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  • Reassessing A Walker in the City:Alfred Kazin’s Brownsville and the Image of Immigrant New York1
  • Benjamin Pollak (bio)

More than six decades after its initial publication, Alfred Kazin’s A Walker in the City (1951) occupies a curious place in the canons of Jewish-American and ethnic writing. Though still read in university courses and cited in discussions of the history and literature of Jewish New York, Kazin’s memoir of growing up in the Brownsville section of Brooklyn during the 1920s and early ’30s has increasingly been assigned the role of a representative cultural document whose value is more historical than literary. Kazin was vocal in his opposition to this use of his memoir.2 Writing to his French publishers about their decision to release the book under the title Retour á Brooklyn [Return to Brooklyn], Kazin noted that he was “very distressed” that the new title might encourage readers “to think of the book as just another sociological document.”3 His concerns would prove well founded.

A Walker in the City tells the familiar story of the coming of age of an immigrant family’s first American-born son: his discovery of literature and, through it, the world beyond the “ghetto,” and his attempts to make a new and better life for himself in that vague but radiantly imagined world. From this familiar plot, critics have extrapolated a no less familiar set of values, presenting the memoir as a conventional assimilation narrative told in the key of postwar nostalgia.4 According [End Page 391] to Kazin’s biographer, Richard Cook, A Walker in the City reflects the broader “inward” turn of Kazin’s generation, for whom “living and writing after [the Second World War and the Holocaust] meant a narrowing of political hopes and an increased attention to the self…”5 Hebrew scholar Robert Alter offers a similar, albeit less sympathetic, reading, suggesting that “at least some of [the memoir’s] appeal during the [’50s] can be attributed not to intrinsic virtues of the book but to its role as a document of the new American pluralism after the war and as an expression of the American Jewish intellectual’s newfound nostalgia for Jewish origins.”6 The practice of reading A Walker in the City as representative of the cultural moment in which it was written, much like its use as a “sociological document,” has ensured the narrative’s continued relevance for students of Jewish history and culture. At the same time, however, it has done much to obscure the originality of Kazin’s stylistic and representational innovations, as well as their significance within the history of Jewish-American writing.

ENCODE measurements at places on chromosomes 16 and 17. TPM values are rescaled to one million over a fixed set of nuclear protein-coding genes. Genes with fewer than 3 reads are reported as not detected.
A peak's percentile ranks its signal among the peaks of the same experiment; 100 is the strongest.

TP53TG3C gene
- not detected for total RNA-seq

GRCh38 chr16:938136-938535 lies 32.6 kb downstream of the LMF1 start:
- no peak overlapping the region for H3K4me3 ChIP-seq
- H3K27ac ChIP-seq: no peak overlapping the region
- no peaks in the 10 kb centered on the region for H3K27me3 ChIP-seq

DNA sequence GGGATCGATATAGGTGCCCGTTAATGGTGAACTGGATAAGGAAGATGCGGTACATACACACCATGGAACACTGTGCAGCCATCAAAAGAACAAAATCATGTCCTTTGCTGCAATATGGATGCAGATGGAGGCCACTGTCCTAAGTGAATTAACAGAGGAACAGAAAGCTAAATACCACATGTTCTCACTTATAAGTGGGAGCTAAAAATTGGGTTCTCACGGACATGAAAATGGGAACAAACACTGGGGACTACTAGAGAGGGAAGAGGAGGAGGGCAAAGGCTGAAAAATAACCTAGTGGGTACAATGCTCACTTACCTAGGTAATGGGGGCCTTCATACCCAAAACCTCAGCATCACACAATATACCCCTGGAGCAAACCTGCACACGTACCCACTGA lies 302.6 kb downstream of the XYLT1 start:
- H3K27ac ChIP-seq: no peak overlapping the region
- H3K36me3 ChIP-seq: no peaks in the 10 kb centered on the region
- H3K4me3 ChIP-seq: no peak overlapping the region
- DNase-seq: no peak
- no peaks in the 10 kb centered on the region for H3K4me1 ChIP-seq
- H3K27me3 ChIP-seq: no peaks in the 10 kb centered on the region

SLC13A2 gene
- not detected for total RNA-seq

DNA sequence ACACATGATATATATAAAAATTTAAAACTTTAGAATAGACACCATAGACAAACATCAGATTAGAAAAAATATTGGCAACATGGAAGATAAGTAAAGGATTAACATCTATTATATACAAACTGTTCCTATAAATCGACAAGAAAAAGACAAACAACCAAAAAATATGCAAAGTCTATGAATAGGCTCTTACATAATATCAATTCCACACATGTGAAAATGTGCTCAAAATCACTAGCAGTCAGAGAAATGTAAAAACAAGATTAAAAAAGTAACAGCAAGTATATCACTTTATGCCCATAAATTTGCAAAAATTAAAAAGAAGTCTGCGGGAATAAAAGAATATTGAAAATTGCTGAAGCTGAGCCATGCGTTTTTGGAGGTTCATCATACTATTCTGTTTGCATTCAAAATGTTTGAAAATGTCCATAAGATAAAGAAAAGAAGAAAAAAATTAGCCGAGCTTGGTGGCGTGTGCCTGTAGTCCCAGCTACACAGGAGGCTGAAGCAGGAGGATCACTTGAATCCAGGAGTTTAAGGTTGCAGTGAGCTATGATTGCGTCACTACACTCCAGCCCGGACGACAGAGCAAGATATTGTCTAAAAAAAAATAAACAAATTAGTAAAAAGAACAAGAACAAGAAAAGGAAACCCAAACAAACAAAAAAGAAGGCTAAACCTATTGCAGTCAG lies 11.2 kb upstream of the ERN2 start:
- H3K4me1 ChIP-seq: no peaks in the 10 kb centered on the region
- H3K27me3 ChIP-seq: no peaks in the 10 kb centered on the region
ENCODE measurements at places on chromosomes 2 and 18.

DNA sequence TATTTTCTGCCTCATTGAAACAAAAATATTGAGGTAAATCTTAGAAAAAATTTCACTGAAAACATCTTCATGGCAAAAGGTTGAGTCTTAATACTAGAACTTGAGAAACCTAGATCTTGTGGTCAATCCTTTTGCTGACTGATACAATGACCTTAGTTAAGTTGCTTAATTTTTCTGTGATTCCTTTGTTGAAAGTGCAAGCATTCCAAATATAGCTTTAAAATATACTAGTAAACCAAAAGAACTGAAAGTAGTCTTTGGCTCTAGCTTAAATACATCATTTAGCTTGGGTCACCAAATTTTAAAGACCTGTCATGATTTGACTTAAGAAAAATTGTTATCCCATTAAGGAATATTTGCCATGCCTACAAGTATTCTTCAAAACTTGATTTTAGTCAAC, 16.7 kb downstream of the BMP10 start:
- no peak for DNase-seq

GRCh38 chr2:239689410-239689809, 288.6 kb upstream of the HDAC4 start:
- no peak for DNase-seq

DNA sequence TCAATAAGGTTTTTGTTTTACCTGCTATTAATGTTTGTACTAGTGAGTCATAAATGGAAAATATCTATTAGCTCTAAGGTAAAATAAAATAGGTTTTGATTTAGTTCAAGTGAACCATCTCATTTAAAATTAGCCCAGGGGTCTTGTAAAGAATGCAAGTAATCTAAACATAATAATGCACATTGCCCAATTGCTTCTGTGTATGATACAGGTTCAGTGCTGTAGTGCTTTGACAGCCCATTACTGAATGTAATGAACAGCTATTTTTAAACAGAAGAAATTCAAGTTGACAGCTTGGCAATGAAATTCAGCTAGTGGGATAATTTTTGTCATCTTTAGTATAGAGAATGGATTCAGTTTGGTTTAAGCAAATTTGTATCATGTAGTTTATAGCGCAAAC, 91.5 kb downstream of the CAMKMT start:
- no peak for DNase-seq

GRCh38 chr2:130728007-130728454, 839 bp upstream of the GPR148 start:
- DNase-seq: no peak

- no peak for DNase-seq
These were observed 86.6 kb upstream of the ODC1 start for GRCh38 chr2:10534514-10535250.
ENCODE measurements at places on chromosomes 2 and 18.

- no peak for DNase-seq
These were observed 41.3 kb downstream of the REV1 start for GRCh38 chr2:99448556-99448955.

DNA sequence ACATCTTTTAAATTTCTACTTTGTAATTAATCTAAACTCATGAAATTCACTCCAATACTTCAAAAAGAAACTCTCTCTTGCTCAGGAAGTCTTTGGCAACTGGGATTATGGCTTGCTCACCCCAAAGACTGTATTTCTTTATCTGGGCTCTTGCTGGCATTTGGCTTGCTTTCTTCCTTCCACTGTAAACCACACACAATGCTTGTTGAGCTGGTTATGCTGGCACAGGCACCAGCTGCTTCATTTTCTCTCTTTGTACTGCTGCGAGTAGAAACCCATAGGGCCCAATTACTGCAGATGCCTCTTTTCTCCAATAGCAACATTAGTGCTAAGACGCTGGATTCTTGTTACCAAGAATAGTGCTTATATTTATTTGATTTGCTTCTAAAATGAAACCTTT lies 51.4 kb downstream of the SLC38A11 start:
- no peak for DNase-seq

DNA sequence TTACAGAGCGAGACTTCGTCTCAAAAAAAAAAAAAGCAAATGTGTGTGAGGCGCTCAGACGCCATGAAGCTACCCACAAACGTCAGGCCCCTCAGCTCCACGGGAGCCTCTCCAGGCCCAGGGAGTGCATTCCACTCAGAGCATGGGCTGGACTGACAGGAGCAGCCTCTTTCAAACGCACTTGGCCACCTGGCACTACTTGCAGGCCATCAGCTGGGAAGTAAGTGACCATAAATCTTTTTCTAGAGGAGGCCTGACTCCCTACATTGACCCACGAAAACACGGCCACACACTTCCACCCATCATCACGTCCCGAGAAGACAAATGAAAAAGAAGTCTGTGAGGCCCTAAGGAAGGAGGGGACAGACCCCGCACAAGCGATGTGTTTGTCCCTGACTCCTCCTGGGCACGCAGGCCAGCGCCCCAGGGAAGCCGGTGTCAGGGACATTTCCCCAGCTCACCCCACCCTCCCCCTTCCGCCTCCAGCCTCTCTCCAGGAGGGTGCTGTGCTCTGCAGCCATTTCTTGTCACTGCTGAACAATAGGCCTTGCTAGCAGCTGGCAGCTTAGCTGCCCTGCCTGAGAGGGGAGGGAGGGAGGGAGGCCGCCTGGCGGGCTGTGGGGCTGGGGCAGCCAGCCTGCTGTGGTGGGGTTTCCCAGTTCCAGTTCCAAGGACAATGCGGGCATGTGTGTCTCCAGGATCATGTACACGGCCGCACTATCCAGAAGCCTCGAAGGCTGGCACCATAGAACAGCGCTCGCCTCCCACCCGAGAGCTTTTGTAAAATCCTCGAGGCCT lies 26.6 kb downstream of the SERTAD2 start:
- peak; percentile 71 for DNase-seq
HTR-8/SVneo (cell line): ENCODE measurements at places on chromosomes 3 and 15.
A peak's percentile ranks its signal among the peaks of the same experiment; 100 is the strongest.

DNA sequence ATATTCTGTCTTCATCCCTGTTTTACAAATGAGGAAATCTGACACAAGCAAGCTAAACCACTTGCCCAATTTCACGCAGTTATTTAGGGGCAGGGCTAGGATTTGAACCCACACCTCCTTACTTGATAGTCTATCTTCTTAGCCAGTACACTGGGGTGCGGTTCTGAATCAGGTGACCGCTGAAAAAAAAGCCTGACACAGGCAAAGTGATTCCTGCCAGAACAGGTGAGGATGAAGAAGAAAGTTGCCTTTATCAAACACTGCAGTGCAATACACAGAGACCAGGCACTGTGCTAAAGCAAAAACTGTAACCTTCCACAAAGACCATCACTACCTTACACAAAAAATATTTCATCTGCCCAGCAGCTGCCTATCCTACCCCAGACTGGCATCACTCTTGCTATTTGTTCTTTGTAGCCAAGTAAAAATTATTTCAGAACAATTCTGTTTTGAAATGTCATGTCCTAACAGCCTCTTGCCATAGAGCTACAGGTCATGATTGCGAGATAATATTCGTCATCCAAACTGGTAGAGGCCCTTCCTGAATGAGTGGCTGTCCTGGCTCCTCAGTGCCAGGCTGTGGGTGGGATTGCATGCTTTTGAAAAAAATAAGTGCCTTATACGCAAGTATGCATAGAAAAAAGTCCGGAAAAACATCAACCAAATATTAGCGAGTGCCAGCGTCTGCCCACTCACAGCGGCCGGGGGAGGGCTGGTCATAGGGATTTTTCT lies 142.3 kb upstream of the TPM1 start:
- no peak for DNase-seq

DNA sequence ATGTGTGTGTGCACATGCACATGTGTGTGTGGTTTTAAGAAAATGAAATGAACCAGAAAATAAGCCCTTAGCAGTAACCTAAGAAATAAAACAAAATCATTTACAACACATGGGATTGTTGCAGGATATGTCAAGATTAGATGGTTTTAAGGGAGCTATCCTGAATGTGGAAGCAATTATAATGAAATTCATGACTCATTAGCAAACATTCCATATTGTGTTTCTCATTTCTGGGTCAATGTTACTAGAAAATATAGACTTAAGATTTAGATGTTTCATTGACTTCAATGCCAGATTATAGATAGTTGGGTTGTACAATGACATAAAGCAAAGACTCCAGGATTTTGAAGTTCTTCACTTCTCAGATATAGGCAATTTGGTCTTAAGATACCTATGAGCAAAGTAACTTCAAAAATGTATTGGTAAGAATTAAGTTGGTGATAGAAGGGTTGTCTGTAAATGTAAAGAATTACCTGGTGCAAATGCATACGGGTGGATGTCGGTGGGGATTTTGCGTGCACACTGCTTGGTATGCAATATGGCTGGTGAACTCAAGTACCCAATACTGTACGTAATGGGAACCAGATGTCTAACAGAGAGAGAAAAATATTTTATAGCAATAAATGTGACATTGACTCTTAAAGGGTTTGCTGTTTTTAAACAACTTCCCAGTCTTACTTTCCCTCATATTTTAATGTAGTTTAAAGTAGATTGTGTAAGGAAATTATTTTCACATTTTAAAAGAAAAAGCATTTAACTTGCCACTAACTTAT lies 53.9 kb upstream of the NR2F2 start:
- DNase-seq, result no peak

A Walker in the City was more radical in its political and literary ambitions than these interpretations would suggest. Though certainly influenced by the cultural discourses of the postwar years, Kazin’s memoir was not an uncritical reflection or echo of discursive trends. Rather, it was a pointed — even a polemical — response to literary and political ideas that had been of deep concern to Kazin since as early as the mid-1930s, the tumultuous decade in which he began his career as a writer and critic. Published nine years after his classic study of American prose literature, On Native Grounds (1942), A Walker in the City was Kazin’s second book, as well as the first and most culturally significant of four memoirs. If we are to fully understand this significance at the distance of sixty years, we must first distinguish Kazin’s own understanding of literary and political history from the larger (and later) historical narratives [End Page 392] about postwar Jewish writing and thought that have been used to interpret the memoir.

A Walker in the City was crafted as a retrospective intervention in the literature of the Great Depression and as a response to the kind of urban, working-class, coming-of-age narratives that have been described as the tenement novel or, in cultural historian Michael Denning’s influential formulation, as the “ghetto pastoral.”7 More specifically, it was an attempt to clear a space for individual agency in the city and an effort to free the working-class subject from the...


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pp. 391-411
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